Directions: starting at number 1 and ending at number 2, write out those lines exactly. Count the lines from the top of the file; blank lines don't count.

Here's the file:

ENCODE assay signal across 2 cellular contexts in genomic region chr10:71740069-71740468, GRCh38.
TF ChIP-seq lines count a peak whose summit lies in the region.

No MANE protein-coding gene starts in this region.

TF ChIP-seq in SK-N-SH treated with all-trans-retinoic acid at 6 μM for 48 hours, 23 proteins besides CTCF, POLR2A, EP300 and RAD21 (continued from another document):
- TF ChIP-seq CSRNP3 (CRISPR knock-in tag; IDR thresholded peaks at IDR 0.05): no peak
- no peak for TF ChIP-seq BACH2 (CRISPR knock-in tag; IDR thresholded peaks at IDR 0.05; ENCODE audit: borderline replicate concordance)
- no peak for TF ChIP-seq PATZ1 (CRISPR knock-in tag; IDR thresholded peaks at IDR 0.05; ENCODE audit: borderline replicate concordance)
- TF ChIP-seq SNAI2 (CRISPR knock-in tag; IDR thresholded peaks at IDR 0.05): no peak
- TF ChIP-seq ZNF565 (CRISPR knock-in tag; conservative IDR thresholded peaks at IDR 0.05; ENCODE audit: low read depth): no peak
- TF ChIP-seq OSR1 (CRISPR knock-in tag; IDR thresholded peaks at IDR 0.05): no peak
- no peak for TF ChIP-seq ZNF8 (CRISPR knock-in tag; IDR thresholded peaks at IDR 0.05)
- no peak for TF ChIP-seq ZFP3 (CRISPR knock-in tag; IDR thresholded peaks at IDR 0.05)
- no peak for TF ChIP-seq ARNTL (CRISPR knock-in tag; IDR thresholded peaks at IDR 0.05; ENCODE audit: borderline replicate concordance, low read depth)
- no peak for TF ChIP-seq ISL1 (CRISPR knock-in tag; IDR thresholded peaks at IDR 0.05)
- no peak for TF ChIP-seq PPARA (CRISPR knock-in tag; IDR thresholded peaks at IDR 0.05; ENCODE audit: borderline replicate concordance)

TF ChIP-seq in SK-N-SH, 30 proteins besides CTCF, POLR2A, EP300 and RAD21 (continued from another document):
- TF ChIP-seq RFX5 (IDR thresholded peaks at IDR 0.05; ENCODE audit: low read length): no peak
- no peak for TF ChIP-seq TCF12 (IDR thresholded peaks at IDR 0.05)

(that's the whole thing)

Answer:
ENCODE assay signal across 2 cellular contexts in genomic region chr10:71740069-71740468, GRCh38.
TF ChIP-seq lines count a peak whose summit lies in the region.